Best Practices for Handling Video in Your DAM

digital video editing program displayed on computer monitor

No matter how you encounter or consume it, video is here to stay as one of the leading ways to develop and deliver engaging content online. Nearly every online marketer is using video in one way or other. And, audiences are watching! So how do we, as producers and creators, go about meeting this insatiable demand?

First, we need to consider two separate but interrelated questions:

• How do we manage the actual production process?

• What do we do with the completed files?

Production is best supported by a Media Asset Management (MAM) system. The MAM unifies the work-in-progress production of video projects across multiple workstations’ native editing tools. MAMs are often distinguished by deep integrations with video editing tools, with optimizations around the myriad issues related to interacting with large files. Plus, more project-management-like capabilities (sometimes industry specific, e.g. news, sports, feature films, etc.).

Digital Asset Management (DAM) systems house asset components (stock, b-roll, etc.) and finished videos for downstream distribution or as a library of components for reuse in future work (or research). But a DAM is more than just a storage facility. To get the most out of a DAM and its capabilities, consider the following best practices.

Standardize Your Format. Video is historically produced in a variety of ever-evolving formats. To ensure your users can easily access and view your videos, you need to decide on a standard format that works for the widest range of publishing platforms and devices. There’s nothing more frustrating than finding that a video you want to watch won’t play on your computer, tablet, phone, etc.

Generate Previews. No one wants to play through a full video to confirm it’s the one they want. To help your users, make sure your DAM can generate lower-resolution short clips that can be streamed to a device, allowing users to sample the content without having to wait for a full download. Preview pictures based on screen captures can also help with identification. More sophisticated DAMs also enable automatic storyboard generation based on scene detection.

Analyze the Content. Video files contain a lot of information—not just technical details about the file itself, but what the video is about, the people, places and products contained in it. Your DAM should be able to pull metadata from video files and allow you to extract and add additional details that can be searched, found and used. Ideally, you should create a consistent metadata strategy with defined tags and agreed-upon meanings, along with a minimum set of metadata tags needed for each video file.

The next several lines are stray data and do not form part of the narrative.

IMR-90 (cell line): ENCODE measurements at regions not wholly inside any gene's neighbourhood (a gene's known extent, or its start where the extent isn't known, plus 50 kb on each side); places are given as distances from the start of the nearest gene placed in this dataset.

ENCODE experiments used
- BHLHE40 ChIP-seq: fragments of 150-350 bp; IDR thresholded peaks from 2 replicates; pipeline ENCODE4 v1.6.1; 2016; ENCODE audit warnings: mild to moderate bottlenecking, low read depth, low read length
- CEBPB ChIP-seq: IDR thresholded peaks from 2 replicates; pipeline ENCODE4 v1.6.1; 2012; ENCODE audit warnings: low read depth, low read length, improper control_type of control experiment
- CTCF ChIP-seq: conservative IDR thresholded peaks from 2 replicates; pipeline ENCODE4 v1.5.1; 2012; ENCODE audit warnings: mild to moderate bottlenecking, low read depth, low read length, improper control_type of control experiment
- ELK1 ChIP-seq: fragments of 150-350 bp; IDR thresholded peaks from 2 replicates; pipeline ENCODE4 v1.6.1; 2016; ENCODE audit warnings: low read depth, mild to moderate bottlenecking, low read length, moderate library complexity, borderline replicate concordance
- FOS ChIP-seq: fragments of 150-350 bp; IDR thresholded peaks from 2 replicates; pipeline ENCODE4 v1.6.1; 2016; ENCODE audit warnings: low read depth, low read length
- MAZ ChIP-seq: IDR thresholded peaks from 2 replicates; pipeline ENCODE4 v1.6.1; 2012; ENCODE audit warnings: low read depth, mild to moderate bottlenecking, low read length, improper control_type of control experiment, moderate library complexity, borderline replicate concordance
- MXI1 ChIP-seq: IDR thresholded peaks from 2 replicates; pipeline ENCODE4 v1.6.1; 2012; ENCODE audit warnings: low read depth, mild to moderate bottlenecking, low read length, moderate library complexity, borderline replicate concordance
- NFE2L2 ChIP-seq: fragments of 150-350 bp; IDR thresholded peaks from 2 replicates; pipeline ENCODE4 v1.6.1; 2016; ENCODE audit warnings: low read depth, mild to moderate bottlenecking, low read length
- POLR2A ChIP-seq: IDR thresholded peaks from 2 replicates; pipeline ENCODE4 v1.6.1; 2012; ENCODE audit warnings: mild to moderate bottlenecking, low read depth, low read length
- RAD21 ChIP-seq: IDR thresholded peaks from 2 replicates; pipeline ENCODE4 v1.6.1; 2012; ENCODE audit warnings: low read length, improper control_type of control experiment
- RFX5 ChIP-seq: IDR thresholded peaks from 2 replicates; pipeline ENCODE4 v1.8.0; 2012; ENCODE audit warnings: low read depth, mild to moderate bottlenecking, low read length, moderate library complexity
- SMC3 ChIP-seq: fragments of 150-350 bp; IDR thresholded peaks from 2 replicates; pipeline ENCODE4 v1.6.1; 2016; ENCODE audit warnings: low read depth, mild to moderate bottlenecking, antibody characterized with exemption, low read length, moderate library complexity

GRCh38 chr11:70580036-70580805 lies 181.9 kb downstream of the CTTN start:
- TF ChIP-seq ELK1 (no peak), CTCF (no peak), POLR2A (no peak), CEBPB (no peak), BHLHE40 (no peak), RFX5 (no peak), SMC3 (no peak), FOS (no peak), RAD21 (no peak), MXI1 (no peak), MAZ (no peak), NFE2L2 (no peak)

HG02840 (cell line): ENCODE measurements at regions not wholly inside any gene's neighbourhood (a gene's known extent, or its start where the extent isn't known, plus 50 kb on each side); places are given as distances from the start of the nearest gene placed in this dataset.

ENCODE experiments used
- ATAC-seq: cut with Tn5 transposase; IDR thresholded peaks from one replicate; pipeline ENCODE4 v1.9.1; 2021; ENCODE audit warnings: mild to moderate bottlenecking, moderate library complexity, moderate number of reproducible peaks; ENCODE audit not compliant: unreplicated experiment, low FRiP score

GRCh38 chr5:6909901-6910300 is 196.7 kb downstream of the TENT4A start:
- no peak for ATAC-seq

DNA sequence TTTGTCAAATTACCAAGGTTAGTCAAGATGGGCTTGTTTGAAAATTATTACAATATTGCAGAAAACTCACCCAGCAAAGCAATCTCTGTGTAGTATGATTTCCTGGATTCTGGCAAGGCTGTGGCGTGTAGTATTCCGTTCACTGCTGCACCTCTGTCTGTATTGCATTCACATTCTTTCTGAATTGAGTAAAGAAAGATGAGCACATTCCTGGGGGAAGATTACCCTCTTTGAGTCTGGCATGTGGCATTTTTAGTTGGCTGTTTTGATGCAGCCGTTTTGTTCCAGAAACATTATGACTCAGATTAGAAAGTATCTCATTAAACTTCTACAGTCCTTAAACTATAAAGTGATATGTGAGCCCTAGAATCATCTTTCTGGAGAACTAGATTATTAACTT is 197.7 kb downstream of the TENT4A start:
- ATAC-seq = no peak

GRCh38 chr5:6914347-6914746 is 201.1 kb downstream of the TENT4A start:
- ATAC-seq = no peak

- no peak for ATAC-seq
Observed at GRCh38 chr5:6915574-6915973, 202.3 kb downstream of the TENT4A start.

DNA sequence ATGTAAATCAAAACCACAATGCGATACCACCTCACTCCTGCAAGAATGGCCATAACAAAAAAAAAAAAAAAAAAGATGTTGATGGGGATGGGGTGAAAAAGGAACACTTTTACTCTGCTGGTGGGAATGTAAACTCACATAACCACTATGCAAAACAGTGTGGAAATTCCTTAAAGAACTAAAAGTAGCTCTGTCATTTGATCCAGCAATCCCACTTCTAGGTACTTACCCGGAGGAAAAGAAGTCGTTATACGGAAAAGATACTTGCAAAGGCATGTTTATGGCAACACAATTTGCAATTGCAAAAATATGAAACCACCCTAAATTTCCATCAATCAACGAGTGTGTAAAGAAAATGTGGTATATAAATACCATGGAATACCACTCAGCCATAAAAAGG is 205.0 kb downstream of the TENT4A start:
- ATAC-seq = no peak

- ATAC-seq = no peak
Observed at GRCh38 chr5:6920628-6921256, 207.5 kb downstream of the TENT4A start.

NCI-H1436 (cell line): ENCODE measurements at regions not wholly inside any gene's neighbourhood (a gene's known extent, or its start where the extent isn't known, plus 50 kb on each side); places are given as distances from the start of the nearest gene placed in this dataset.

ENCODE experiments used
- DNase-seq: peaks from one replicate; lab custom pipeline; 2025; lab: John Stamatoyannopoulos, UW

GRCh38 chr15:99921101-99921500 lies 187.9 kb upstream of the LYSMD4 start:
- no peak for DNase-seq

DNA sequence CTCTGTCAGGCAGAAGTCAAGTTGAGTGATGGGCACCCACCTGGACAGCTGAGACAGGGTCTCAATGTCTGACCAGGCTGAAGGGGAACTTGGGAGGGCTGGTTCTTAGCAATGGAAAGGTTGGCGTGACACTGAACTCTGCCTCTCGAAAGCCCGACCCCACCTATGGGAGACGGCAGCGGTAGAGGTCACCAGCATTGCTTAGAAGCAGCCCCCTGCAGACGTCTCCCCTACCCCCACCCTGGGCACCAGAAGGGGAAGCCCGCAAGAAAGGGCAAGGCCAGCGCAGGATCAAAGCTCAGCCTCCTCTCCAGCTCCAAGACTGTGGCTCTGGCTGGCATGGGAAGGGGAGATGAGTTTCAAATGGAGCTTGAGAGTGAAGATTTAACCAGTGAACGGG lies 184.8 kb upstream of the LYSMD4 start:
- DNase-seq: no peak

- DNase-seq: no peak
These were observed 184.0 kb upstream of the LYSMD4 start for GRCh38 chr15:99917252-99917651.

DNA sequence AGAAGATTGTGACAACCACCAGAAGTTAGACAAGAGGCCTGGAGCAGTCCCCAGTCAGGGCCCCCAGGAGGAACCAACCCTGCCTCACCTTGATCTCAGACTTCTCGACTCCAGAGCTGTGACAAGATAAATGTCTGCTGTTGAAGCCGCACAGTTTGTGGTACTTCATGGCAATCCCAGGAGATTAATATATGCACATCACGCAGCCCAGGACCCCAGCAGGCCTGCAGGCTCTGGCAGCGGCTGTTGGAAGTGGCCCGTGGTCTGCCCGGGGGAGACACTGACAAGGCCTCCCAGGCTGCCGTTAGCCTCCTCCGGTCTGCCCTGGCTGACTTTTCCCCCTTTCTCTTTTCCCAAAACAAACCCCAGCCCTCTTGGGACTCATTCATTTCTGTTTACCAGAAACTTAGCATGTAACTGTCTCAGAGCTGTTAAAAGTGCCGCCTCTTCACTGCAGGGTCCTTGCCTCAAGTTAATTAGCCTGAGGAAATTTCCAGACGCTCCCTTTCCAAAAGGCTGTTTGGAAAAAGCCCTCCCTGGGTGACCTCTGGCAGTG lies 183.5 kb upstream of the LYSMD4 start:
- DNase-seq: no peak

Hi-Res First. When importing and cataloging video files in your DAM, use the highest possible resolution to support any possible downstream needs; in short, know your needs so you can store at the right level. This may mean that processing takes longer initially, but then you will have a high-quality baseline from which to create whatever lower-resolution files you may need for previews, downloads, etc.

When creating different versions of a video, be sure to include information such as resolution, length, and frame rate in the metadata so it can be aligned with the specifications for the desired output platform. Different platforms have varying specifications for video files. For instance, the specifications for YouTube, Instagram, Facebook, and TikTok are all different.

Think About Bandwidth and Storage. Video files are inherently large, much larger than typical image files. Some can be as large as terabytes in size, so bandwidth could be an issue. Keep in mind that you can only be as good as your slowest pipe, so consider not just what you store but how you access it.

Large files may also require large amounts of storage. As demand for video increases, consider a cloud-native DAM which allows you to scale storage capacity as needed. Your team can access cloud storage, allowing for more-efficient collaboration and wider use of video assets regardless of location.

DAMs should facilitate the distribution and delivery of finished video assets via portals like Brightcove/Kaltura, social media, WebCMS, and so forth. These integrations avoid much manual processing and sending, which may also help overcome mistakes that prompt rework and reduce cycle times.

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